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Mark Woodward: Will the golf industry adapt for Millennials to help grow the game?

By |  May 13, 2014

hand_shakeThe other day I was sitting in my office with a young colleague and we started talking about the growth of the game initiatives in golf and in general the state of the industry. The conversation was all over the place until she mentioned something about the golf industry missing out on targeting one segment of the population that you don’t hear much about in reference to growing the game of golf. This group is called the Millennials.

This colleague of mine has been in the golf business for over 12 years and she happens to be a Millennial. She pointed out to me that, as an industry, we have developed or tried to develop many programs related to getting more people involved in the game of golf. Groups include juniors, women, minorities etc., but most programs don’t specifically address the 20- to 30-year-old age group.

This is an important group that may in fact help grow the game if the golf industry is willing to start looking at things a little differently.

Millennials are different. If you really put some thought into this age group in our society, they truly are an interesting group of people. They are extremely tech-savvy, as technology has boomed since they were born. They aren’t used to having to be at a job from 9:00 a.m. to 5:00 p.m. They are a generation that is not going to settle because they saw their parents settle, particularly in reference to their jobs. To them, it’s OK to have four to five jobs on their résumé by the time they are 30.

If you have Millennials working for you, it’s important that you adapt. They respond better to coaching than bossing. They are the future and bosses need to realize this difference. If you don’t, they have no problem going down the street and selling themselves to the next boss.

In most cases Millennials aren’t as concerned about having a long career in one job as they are with having a great lifestyle. Millennials place a higher value on actual experiences than they do on tangible items. They may be willing to pay a premium for a good golfing experience if it were a more enjoyable and possibly even a “less stuffy” activity.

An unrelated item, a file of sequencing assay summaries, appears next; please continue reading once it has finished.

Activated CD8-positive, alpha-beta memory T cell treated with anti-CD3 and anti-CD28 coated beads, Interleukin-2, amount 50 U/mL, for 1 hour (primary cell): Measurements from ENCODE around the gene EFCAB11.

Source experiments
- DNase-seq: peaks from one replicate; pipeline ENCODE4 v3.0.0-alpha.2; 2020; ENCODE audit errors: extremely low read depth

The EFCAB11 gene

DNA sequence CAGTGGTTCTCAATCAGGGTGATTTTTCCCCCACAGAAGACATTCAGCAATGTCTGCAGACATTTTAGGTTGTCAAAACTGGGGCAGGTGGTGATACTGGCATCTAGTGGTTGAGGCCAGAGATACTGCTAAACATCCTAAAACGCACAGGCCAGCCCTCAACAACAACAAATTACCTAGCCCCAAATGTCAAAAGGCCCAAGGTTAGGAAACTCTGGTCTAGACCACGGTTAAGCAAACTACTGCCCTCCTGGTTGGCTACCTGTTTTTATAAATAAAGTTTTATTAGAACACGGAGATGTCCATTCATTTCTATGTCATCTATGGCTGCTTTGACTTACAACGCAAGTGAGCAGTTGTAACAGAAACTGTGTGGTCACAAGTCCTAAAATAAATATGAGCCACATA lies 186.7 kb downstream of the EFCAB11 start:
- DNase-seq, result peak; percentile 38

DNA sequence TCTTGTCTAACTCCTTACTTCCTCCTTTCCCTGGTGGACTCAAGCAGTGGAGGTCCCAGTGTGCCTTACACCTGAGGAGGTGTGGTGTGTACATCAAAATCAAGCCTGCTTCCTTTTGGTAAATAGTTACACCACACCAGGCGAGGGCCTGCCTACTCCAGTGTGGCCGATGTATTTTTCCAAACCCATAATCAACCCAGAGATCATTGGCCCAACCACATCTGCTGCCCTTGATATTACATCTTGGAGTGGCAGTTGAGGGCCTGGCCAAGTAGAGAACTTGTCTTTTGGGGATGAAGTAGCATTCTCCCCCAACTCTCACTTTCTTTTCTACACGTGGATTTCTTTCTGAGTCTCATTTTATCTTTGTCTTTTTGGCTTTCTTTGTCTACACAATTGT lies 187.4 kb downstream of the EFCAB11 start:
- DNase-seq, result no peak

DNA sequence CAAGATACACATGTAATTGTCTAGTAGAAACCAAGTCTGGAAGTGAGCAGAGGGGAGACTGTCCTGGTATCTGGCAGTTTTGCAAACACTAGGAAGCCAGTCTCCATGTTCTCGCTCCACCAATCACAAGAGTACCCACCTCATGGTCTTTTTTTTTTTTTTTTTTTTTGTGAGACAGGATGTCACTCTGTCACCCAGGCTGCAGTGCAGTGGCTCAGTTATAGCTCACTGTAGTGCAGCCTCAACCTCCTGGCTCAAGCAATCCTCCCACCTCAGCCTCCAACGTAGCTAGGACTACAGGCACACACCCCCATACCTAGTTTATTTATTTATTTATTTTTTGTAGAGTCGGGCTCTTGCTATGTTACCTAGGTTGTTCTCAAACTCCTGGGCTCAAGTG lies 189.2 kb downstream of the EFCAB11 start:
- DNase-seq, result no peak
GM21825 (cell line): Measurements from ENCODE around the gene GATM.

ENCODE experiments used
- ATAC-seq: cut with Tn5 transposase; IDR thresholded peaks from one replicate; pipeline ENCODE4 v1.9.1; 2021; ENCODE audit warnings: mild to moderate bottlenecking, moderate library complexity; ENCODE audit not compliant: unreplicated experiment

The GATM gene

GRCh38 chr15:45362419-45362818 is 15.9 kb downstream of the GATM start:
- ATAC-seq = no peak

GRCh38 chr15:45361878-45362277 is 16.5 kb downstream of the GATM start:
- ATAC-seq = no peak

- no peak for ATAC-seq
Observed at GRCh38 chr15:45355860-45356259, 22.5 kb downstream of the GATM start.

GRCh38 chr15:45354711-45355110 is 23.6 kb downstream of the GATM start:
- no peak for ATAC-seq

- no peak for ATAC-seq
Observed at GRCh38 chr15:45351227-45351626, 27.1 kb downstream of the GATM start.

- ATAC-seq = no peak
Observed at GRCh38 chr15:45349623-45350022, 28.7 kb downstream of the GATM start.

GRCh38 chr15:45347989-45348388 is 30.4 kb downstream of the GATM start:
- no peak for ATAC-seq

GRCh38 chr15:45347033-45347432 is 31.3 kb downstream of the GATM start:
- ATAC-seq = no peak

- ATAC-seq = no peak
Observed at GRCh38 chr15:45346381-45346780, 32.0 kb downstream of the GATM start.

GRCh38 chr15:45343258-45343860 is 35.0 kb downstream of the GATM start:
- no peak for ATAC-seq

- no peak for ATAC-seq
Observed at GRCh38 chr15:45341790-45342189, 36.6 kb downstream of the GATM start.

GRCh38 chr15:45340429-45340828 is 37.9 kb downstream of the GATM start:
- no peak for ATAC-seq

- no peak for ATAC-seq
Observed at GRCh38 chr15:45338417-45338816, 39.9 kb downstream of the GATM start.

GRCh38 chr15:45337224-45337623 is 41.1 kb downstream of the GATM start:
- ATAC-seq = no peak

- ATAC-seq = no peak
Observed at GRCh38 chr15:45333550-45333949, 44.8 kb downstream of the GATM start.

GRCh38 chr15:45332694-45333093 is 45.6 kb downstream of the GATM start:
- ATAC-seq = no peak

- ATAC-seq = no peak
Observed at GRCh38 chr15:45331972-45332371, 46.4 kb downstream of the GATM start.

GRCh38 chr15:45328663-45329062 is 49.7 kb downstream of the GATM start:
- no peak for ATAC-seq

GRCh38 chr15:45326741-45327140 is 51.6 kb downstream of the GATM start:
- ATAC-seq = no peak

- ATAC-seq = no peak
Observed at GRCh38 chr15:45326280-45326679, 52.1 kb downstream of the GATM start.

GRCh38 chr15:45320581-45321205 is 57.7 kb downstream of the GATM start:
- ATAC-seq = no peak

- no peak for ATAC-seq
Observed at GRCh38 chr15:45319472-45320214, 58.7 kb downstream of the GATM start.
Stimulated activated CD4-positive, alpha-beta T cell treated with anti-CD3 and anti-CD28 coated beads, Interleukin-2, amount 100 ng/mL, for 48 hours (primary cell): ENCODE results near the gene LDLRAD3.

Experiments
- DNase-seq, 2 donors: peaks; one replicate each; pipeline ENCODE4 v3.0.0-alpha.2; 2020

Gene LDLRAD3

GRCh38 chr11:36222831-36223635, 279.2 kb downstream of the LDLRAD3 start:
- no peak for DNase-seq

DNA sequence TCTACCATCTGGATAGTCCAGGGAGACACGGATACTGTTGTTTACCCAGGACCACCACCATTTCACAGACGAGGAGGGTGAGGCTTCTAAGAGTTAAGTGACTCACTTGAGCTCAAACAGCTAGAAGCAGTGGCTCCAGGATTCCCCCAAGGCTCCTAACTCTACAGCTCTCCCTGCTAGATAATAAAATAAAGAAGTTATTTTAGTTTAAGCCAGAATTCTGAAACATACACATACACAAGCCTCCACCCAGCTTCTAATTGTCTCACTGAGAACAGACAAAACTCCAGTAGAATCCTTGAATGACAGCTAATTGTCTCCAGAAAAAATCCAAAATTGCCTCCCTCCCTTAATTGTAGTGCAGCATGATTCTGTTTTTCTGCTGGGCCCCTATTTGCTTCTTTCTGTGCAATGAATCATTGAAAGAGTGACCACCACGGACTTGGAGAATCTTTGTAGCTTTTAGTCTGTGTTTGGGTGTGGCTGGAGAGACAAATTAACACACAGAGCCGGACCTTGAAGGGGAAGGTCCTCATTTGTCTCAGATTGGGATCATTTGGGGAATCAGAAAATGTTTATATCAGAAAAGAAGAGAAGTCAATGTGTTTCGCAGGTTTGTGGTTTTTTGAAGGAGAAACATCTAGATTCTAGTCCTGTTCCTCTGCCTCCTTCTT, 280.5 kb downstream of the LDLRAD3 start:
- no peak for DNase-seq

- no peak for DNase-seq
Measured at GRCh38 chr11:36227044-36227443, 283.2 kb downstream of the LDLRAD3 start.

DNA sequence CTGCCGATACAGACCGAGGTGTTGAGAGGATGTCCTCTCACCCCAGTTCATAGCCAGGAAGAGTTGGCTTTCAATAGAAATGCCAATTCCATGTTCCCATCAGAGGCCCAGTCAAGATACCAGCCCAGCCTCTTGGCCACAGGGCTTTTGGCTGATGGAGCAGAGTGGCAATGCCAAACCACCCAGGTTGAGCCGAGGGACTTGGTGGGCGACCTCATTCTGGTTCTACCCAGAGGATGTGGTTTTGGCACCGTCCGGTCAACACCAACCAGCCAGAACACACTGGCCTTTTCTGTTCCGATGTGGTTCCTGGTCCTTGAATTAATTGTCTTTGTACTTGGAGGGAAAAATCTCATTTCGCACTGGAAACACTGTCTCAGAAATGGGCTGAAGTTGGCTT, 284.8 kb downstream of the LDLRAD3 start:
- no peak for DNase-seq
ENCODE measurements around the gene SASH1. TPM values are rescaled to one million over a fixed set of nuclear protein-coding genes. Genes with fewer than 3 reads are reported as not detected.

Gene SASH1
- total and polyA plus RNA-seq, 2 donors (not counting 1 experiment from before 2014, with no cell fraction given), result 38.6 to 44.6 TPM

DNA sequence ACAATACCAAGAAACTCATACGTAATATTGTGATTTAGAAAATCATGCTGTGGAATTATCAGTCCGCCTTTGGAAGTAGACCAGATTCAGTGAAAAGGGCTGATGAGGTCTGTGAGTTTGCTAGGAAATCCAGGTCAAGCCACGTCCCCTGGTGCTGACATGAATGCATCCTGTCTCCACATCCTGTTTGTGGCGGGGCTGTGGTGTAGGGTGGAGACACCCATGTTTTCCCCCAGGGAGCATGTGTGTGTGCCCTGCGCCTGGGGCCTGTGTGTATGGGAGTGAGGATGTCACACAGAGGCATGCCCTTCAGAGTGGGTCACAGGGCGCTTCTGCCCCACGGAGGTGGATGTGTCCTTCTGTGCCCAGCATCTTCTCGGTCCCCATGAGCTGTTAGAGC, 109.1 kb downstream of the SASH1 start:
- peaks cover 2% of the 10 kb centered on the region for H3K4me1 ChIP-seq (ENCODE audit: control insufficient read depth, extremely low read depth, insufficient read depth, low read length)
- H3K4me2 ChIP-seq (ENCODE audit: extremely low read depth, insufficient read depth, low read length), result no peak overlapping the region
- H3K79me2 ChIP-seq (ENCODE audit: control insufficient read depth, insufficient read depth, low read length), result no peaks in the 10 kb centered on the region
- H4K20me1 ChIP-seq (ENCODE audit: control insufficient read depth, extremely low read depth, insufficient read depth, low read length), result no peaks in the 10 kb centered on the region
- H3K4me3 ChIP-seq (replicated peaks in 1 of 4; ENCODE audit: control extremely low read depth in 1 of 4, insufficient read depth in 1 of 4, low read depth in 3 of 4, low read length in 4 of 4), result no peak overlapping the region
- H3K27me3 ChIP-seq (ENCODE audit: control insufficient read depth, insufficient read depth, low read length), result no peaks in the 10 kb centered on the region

So with all of this in mind, here we have a very large portion of our population that strongly feels that lifestyle is important and this could obviously include recreational activities, like golf. Why don’t we recognize this as an industry and try harder to attract them to the game? The truth is, other industries are way ahead of golf and have adapted to this segment of the population by making their businesses more welcoming and accommodating.

Things as simple as allowing cell phones on the golf course, not worrying so much about dress codes, tattoos and appearance could go a long way to bringing more of these young people into the game. Let’s face it, they may not want to play 18 holes of golf and take four to five hours to do it.

The bottom line is, they want to have fun. As an industry we have been talking for years that we need to make golf more fun. I believe if we did, more Millennials would want to participate. After all, they are more into hanging with their friends and socializing than becoming the best golfers in the world.

Now it’s a well-known fact that I’m a baby-boomer and I’m certainly not overly qualified to talk about how to go about targeting Millennials, but my very astute colleague caused me to think about things differently. If we as an industry want to really grow the game, it is imperative that we look at things differently than we traditionally have in the past and maybe target this segment more aggressively. Their money is just as valuable as any other segment of our population.

Just saying.

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This article is tagged with and posted in Columns

About the Author: Mark Woodward

Mark Woodward is president of Mark Woodward and Associates, principal of DaMarCo Golf, CEO of MasterStep Golf Group and a contributing editor for Golfdom.

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